Porcupine quillwork, the Anishinaabe and federal policies
Learn more about the Indian Arts and Crafts Act of 1990.
The Anishinaabe are well known for many things, but one item in particular is their specific type of porcupine quillwork. As an indigenous art form, the techniques and stories have been passed down through the generations to ensure its survival.
The information that is typically shared from one generation to the next includes:
- Responsible harvesting techniques of resources such as:
- Birch Bark
- Sweet grass
- Porcupine quills
- Preservation methods
- Stories and cultural significance to the art form
There are many items that are made from porcupine quillwork such as quill boxes, quill work on clothing, jewelry, bags, belts and moccasins. Some indigenous artists use only natural quills in their work while others choose to dye their quills in rich colors of red, blue, green, pink and many others. Quill boxes were often created for daily use such as storage containers for berries, medicines, food and other items. The design on the top of the box usually signified what the contents of the box consisted of. Beyond the top design, the box may have other designs, colors and shapes that could signify region, family or a spiritual significance. Beginning in the late 1970s, much quill work production began to transition from functionality to a main source of income for the Odawa and other indigenous people in Michigan. This occurred because finding employment and employers who would hire indigenous people where difficult to find and families needed income to provide food and shelter. To ensure the protection of indigenous art, enterprises of individual indigenous craftsmen or groups, and promote the development of Indian arts the Indian Arts and Crafts of 1935 was passed and thus created the, "Indian Arts and Crafts Act of 1935." Through this act a Board was created to being creating recommendations and policies to ensure the preservation and support for indigenous arts. Then, 55 years later The Indian Arts and Crafts Act of 1990 was passed. Through this law, individuals who misrepresent themselves as Indian artist in marketing, display for sale or sell any art or craft product that falsely suggested that what they made was Indian products were found in violation of that Act. Those who are a member of any federally or state recognized tribe or an individual who is recognized as an Indian artist by a federally or state recognized tribe may market and sell their products. If you have not ever seen porcupine quill qork and would like to learn more about contact a Michigan Tribal Nation to seek guidance, visit the Michigan State University Museum, Sisters of the Great Lakes: Art of American Indian Women - A Virtual Exhibit, Central Michigan University Clarke Historical Library, or the Harbor Springs History Museum.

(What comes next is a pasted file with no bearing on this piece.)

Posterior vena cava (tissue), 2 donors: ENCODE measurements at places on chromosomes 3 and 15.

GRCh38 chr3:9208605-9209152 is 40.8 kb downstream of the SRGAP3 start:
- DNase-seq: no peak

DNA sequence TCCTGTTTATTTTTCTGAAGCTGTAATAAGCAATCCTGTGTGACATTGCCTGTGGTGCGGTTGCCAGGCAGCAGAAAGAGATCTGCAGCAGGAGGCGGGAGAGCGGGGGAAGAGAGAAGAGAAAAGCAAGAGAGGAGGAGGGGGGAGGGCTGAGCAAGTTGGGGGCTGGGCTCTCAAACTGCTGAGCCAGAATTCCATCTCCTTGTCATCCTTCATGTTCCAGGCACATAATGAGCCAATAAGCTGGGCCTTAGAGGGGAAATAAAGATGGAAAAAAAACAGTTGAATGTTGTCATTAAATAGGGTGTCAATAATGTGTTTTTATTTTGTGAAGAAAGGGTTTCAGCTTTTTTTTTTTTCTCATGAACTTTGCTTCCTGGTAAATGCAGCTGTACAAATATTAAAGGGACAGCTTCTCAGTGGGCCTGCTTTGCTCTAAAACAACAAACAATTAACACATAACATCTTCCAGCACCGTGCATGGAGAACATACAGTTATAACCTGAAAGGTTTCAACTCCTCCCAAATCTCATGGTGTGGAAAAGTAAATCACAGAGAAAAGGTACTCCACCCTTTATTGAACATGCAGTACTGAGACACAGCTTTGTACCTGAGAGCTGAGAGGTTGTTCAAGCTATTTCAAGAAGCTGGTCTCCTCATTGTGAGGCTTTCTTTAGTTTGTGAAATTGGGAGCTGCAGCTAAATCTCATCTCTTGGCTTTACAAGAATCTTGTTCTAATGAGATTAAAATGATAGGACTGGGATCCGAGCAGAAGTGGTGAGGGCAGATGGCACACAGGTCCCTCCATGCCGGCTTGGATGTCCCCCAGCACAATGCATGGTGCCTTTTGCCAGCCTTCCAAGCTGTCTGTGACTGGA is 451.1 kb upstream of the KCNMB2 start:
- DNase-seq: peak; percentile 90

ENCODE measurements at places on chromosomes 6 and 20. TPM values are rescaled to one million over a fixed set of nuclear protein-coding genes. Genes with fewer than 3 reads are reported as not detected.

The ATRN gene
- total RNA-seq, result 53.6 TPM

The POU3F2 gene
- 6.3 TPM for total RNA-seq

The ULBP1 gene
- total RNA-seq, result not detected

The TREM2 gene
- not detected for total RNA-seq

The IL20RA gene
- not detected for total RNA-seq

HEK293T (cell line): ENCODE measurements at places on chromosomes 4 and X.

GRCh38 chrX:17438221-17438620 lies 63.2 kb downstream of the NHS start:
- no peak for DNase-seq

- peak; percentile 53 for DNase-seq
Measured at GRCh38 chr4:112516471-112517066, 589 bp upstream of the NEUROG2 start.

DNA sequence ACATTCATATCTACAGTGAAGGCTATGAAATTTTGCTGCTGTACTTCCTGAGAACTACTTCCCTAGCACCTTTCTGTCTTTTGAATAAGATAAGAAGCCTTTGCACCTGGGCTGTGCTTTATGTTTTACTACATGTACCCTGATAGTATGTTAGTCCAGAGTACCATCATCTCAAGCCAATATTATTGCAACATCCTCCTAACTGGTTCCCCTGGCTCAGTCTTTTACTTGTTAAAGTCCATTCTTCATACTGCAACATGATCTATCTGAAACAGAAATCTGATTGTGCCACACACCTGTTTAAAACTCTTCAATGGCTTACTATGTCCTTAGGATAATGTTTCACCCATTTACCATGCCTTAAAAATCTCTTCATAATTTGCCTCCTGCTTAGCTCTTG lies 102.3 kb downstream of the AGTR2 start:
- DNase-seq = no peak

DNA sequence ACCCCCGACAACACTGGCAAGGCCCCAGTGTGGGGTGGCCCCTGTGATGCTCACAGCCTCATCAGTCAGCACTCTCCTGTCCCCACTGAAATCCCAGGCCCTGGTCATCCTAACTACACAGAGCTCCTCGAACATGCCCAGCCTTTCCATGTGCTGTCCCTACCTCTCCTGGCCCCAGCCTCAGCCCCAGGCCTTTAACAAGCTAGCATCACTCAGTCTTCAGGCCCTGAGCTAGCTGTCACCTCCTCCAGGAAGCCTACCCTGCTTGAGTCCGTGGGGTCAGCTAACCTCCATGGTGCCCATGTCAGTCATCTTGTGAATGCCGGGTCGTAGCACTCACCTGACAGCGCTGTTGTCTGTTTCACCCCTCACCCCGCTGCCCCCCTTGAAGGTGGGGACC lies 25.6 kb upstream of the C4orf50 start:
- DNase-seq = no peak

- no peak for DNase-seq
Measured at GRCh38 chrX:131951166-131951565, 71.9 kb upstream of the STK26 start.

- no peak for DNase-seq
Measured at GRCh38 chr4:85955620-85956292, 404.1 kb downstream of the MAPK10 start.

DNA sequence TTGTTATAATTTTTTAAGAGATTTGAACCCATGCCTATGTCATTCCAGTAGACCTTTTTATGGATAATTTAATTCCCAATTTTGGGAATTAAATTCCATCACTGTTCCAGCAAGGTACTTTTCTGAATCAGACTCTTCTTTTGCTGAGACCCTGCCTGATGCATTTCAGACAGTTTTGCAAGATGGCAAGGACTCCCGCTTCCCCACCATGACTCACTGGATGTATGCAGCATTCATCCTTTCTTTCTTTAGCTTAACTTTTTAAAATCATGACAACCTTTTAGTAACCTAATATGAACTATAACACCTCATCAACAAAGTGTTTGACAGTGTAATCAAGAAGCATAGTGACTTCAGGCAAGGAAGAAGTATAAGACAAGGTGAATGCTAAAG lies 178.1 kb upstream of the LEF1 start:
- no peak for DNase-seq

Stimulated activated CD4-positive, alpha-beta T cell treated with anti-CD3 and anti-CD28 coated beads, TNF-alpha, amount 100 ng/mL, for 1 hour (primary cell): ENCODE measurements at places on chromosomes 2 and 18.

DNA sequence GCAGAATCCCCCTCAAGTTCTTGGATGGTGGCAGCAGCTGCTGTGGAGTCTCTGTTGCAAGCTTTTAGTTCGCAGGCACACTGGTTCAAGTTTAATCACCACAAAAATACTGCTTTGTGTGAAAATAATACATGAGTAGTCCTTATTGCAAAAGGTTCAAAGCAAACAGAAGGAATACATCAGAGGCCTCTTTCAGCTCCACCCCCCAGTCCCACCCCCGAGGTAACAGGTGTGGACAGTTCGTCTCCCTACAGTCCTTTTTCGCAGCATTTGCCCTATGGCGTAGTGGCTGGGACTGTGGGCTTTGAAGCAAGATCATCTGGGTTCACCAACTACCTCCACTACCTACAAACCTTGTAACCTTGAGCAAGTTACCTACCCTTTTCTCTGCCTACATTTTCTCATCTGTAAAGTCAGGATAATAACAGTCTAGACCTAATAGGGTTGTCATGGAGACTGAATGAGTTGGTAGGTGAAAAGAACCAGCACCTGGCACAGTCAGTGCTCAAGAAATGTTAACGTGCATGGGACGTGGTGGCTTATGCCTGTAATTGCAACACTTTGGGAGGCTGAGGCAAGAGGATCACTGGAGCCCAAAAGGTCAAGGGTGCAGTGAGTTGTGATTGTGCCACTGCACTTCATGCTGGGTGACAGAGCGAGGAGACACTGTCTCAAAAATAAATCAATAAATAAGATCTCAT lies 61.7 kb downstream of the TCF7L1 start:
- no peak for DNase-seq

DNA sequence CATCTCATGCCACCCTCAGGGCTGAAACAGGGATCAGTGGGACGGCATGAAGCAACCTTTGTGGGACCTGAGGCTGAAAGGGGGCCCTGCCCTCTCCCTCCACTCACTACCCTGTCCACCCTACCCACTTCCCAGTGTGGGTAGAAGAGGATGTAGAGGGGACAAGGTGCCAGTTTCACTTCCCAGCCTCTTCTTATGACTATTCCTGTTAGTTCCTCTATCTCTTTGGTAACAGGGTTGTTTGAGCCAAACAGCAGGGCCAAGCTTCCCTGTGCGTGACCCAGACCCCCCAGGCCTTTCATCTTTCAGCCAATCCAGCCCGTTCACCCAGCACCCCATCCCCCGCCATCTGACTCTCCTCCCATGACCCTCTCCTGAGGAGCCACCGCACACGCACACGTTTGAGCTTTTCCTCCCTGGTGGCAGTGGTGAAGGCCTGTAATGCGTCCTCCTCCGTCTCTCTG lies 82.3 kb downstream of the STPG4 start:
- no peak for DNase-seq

To learn more about Tribal Governance and Good Governance please contact Emily Proctor, Tribal Extension Educator with questions or comments at (231)-439-8927 or email@example.com. For more information please visit the MSU Extension website. This article was published by MSU Extension. To contact an expert in your area, visit the MSU Experts page